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Collaborations lead to better lives in Cameroon
Study in Foot and Mouth disease
Dr. Rebecca Garabed, assistant professor in the Department of Veterinary Preventive Medicine, welcomes Cameroon collaborator Saidou Kari, founder of CARPA. He will discuss, "Founding a non-governmental research and development organization in Cameroon - the story of CARPA," on Wednesday, April 7 at noon in Lazenby Hall, 1827 Neil Avenue Mall, room 34. CARPA contributes to the sustainable management of natural resources in Cameroon, helps to preserve the culture and improve the lives of local pastoralists - people who depend on raising livestock for their livelihood - and facilitates projects with African, European and American researchers. Part of the Ohio State collaboration was funded through the Public Health Preparedness for Infectious Diseases program and the Initiative in Population Research.
Dr. Garabed also collaborates on this project with Song Liang, assistant professor in the College of Public Health, Ningchuan Xiao in the Department of Geography, and Mark Moritz, assistant professor in the Department of Anthropology. Professor Moritz conducted research in Cameroon as an undergraduate. Now, he involves undergraduates in his research, by allowing them the opportunity to travel too. This project was featured by The Ohio State University website: http://www.osu.edu/features/2009/cameroon/.
Dr. Garabed's goal with her portion of the project is to understand the epidemiology of infectious diseases in the ecological context of networks of host movements. Specifically, the goal is to understand transmission and maintenance of Foot and Mouth Disease Viruses (FMDV) in networks of livestock movements in the Far North Region of Cameroon. Because FMD is endemic and vaccinations are not used, the region provides an unprecedented opportunity to examine how different networks of livestock movements affect disease epidemiology. In addition, fundamental questions about the nature of the FMD virus (FMDV) can be examined in this natural laboratory.
Several undergraduate and veterinary students will be traveling to Cameroon during the summer to extend their research studies.
Dr. Rebecca Garabed joined the Department of Veterinary Preventive Medicine on October 14. She is a member of the Public Health Preparedness for Infectiousness Diseases program, which focuses on emerging infectious disease threats and how we can respond. Her research focuses on applications of Bayesian statistics and mathematical modeling in the field of transboundary animal diseases. Dr. Garabed has a special interest in foot and mouth disease. She teaches veterinary students how to apply epidemiology in clinical practice in "Principles of Epidemiology."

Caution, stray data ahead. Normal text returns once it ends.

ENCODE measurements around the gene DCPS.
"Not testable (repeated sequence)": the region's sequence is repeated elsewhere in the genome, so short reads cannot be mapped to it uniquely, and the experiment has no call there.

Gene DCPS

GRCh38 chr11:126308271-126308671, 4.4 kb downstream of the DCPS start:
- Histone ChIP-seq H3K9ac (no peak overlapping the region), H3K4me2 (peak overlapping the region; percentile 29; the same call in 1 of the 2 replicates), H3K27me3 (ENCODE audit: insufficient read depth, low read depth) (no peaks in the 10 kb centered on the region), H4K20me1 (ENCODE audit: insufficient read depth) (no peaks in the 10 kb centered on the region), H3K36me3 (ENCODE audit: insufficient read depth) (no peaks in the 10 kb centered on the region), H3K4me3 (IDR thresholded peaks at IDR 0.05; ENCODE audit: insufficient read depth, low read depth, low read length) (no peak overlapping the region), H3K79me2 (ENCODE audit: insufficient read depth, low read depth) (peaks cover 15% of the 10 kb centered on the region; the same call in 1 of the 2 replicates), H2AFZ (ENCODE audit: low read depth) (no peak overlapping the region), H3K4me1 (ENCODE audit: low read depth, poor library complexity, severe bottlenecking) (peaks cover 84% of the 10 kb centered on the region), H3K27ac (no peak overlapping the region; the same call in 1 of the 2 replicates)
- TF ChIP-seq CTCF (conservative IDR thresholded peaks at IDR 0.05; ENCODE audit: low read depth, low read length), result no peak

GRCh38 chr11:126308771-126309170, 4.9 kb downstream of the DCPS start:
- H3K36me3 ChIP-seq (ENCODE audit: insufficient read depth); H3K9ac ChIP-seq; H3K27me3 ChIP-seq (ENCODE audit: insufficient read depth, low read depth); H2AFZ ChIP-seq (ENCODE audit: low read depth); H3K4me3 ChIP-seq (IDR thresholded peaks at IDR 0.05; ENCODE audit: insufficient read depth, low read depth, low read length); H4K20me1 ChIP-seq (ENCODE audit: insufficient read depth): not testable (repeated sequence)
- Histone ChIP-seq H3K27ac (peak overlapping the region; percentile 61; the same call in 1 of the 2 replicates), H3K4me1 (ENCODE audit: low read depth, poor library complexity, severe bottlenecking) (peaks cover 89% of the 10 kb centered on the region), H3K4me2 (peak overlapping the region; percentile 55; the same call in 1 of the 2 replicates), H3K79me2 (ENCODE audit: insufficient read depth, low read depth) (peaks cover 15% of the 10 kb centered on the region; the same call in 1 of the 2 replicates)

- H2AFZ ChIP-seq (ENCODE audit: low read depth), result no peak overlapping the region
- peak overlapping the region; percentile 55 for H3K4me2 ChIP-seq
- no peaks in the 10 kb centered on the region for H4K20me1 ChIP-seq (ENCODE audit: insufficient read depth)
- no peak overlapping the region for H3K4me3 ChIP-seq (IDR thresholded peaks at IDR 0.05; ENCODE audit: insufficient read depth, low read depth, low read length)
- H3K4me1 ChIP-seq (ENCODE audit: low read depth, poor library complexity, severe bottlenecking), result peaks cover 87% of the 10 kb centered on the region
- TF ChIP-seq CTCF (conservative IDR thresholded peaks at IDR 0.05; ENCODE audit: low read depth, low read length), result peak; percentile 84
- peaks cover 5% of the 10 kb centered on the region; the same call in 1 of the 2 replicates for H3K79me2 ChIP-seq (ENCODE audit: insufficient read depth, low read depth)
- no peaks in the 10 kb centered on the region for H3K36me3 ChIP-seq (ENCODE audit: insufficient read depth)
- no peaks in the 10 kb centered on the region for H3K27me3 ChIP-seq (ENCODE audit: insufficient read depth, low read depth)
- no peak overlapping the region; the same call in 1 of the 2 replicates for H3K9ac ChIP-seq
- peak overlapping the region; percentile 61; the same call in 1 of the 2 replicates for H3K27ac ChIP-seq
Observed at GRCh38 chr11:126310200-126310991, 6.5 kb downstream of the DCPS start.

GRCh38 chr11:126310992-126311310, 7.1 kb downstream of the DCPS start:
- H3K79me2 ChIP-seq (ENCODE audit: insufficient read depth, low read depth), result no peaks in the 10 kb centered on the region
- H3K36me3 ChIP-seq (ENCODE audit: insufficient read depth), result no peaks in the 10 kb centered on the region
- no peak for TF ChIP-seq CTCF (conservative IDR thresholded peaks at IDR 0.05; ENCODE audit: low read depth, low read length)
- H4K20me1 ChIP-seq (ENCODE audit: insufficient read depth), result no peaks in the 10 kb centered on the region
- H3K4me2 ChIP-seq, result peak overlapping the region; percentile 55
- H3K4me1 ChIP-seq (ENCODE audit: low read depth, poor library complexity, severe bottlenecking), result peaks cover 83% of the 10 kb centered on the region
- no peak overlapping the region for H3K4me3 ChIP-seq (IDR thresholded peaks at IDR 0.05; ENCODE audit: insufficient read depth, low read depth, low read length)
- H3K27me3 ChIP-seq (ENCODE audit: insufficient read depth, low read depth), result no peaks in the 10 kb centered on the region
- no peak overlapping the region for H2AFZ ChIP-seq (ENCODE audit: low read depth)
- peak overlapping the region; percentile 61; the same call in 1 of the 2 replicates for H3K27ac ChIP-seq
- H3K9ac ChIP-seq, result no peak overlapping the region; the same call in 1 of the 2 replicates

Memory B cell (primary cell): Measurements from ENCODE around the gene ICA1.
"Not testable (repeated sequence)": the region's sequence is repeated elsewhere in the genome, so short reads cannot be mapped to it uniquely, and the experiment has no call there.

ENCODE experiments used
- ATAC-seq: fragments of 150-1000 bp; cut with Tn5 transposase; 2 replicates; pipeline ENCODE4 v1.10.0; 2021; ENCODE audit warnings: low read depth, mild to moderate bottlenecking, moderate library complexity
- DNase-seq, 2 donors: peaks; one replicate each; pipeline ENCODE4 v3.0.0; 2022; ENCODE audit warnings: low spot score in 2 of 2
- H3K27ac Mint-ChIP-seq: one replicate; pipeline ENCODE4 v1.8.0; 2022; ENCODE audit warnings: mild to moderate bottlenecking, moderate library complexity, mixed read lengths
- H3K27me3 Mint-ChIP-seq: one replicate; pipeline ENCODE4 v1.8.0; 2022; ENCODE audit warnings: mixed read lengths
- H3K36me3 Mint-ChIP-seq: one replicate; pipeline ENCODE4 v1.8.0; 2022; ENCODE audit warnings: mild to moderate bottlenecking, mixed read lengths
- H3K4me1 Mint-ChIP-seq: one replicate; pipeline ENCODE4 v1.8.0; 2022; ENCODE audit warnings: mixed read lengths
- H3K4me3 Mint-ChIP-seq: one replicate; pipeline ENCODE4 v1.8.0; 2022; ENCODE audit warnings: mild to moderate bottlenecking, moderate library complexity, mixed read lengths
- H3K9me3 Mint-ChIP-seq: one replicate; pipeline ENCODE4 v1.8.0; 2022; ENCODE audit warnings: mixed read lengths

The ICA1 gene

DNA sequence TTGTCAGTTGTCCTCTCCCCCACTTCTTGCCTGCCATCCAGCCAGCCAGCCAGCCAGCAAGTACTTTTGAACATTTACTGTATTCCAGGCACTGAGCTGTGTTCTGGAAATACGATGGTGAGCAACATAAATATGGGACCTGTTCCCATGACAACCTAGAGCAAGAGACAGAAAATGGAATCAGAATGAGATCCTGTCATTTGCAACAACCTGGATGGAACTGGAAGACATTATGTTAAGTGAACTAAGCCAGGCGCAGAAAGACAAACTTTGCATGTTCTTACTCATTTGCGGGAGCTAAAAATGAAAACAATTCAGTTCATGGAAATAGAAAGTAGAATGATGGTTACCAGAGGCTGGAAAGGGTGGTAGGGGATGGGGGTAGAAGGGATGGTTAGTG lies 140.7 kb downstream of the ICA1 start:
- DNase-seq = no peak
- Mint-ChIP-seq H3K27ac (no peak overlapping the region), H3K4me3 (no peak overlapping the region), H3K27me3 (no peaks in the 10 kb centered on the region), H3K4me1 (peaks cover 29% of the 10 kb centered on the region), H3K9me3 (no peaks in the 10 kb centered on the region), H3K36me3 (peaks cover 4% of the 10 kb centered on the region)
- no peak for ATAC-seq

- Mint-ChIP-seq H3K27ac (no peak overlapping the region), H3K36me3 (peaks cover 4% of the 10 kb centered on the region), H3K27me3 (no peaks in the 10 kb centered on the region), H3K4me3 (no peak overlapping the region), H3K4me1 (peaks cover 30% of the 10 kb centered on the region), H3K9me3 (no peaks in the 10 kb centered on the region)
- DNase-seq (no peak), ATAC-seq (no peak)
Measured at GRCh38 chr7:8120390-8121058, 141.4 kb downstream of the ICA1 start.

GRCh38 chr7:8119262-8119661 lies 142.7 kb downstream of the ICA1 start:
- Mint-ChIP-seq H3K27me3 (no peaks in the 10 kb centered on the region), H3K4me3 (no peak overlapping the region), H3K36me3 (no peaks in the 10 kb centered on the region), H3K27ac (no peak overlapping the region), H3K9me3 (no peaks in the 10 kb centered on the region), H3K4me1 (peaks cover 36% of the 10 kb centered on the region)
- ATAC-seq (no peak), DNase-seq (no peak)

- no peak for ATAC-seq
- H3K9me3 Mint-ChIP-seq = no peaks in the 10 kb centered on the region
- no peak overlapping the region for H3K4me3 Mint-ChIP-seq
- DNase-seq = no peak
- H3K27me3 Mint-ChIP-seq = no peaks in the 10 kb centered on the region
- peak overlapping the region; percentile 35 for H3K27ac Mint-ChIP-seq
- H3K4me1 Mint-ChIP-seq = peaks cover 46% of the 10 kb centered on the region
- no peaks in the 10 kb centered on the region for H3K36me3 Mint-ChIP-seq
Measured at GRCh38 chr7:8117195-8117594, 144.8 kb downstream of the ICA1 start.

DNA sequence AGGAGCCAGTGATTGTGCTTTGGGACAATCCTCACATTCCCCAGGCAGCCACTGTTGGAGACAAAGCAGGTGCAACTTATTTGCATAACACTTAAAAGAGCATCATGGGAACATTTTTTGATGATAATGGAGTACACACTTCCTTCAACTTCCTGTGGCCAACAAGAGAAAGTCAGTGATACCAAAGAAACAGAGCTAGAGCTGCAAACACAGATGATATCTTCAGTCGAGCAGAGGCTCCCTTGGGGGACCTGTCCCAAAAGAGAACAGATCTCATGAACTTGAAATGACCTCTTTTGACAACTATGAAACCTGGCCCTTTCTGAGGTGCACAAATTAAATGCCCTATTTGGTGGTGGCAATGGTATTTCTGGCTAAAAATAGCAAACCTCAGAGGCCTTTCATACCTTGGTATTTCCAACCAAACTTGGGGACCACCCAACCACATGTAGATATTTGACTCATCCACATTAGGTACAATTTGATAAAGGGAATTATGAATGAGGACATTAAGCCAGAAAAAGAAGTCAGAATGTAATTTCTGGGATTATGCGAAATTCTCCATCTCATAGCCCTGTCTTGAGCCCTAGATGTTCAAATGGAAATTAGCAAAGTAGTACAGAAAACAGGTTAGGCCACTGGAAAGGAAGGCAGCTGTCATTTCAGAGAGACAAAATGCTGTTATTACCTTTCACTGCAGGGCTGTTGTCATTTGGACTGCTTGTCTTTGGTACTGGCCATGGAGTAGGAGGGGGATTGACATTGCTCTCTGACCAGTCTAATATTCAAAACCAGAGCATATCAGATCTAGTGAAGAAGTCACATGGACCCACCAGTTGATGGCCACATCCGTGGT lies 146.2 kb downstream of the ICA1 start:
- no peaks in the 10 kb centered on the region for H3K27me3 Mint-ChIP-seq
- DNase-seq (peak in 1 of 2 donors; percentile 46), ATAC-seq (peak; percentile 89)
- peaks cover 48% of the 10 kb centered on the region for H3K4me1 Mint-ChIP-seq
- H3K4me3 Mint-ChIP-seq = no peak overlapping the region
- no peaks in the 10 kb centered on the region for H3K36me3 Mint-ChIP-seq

Dr. Garabed is also the director of the Disease Ecology and Computer Modeling Laboratory (DECML) at Ohio State, which strives to improve understanding of the ecology of infectious diseases through computer simulation and advanced statistical modeling.
Two undergraduate students, one majoring in computer science and one majoring in animal science, are working with her to develop a computer model that simulates cow behavior. The laboratory serves to promote the use of computer modeling and statistics in veterinary medicine through individual training of undergraduate, graduate, and professional students and the publication of research findings for a broad audience.
Originally from Pennsylvania, Dr. Garabed received her bachelor's degree from Penn State University and her veterinary medicine degree from the University of Pennsylvania. She received her Master's and PhD degrees from the University of California, Davis.
About the College of Veterinary Medicine at Ohio State
Founded in 1885, The Ohio State University College of Veterinary Medicine is ranked fifth in the nation and includes more than 1,000 faculty, staff and students in the Departments of Veterinary Biosciences, Veterinary Clinical Sciences, and Veterinary Preventive Medicine. The Veterinary Medical Center is one of the largest specialty referral centers in the world, with more than 35,000 farm, equine, and companion animal patients each year. A nationally-recognized ambulatory practice and teaching unit in Marysville, Ohio provides farm animal experience to every veterinary student, and the Food Animal Health Research Program in Wooster, OH focuses on detection, control, and prevention of disease. Located on the only campus in the country with a comprehensive medical center offering seven health sciences colleges, we admit up to 162 veterinary students per class, and offer a new comprehensive graduate program in Veterinary and Comparative Medicine as well as a unique Master’s degree in Veterinary Public Health, in partnership with the College of Public Health. http://vet.osu.edu.